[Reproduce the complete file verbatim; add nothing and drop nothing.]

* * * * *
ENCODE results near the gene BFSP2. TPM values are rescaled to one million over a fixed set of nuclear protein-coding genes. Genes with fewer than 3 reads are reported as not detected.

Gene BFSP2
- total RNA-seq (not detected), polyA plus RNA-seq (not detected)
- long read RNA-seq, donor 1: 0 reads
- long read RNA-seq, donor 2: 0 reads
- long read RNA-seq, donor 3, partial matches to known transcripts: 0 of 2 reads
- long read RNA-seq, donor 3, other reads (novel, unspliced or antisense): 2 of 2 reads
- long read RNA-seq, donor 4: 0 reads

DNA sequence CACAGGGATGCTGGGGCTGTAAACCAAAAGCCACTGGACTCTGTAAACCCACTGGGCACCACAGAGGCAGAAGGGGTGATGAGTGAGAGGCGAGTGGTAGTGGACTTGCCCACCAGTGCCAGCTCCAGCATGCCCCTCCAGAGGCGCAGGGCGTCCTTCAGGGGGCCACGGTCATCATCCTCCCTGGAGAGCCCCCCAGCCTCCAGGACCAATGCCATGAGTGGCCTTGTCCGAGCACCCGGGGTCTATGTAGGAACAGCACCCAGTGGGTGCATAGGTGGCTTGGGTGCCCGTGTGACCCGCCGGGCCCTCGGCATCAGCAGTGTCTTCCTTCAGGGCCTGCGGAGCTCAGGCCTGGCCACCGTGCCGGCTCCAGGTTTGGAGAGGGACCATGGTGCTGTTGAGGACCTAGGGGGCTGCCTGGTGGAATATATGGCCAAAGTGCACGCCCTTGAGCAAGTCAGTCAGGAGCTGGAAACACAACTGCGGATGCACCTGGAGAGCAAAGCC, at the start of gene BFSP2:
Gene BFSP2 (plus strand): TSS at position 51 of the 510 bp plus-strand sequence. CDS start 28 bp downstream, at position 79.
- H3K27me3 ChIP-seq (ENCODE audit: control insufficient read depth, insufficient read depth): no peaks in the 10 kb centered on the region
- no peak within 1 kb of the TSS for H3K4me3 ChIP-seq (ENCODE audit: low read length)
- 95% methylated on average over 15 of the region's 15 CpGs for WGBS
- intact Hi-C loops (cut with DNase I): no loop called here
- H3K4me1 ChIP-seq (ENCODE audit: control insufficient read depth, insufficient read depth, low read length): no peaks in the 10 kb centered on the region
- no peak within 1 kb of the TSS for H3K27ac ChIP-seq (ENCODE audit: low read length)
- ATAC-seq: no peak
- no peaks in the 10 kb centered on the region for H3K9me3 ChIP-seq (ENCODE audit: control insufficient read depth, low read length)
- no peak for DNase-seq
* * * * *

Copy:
ENCODE results near the gene BFSP2. TPM values are rescaled to one million over a fixed set of nuclear protein-coding genes. Genes with fewer than 3 reads are reported as not detected.

Gene BFSP2
- total RNA-seq (not detected), polyA plus RNA-seq (not detected)
- long read RNA-seq, donor 1: 0 reads
- long read RNA-seq, donor 2: 0 reads
- long read RNA-seq, donor 3, partial matches to known transcripts: 0 of 2 reads
- long read RNA-seq, donor 3, other reads (novel, unspliced or antisense): 2 of 2 reads
- long read RNA-seq, donor 4: 0 reads

DNA sequence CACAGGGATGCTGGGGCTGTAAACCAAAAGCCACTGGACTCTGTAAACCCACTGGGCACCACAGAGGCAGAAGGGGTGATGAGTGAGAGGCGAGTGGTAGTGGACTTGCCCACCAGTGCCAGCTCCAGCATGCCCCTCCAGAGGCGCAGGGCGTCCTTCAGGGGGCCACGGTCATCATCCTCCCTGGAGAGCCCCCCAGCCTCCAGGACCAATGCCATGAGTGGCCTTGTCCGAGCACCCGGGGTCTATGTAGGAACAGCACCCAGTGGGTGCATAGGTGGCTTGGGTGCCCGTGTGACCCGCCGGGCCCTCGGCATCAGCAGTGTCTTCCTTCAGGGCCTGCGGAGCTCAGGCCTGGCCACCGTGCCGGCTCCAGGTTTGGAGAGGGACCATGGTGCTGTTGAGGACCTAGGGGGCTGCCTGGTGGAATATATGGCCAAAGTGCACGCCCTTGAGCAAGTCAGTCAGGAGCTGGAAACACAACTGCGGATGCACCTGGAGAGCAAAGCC, at the start of gene BFSP2:
Gene BFSP2 (plus strand): TSS at position 51 of the 510 bp plus-strand sequence. CDS start 28 bp downstream, at position 79.
- H3K27me3 ChIP-seq (ENCODE audit: control insufficient read depth, insufficient read depth): no peaks in the 10 kb centered on the region
- no peak within 1 kb of the TSS for H3K4me3 ChIP-seq (ENCODE audit: low read length)
- 95% methylated on average over 15 of the region's 15 CpGs for WGBS
- intact Hi-C loops (cut with DNase I): no loop called here
- H3K4me1 ChIP-seq (ENCODE audit: control insufficient read depth, insufficient read depth, low read length): no peaks in the 10 kb centered on the region
- no peak within 1 kb of the TSS for H3K27ac ChIP-seq (ENCODE audit: low read length)
- ATAC-seq: no peak
- no peaks in the 10 kb centered on the region for H3K9me3 ChIP-seq (ENCODE audit: control insufficient read depth, low read length)
- no peak for DNase-seq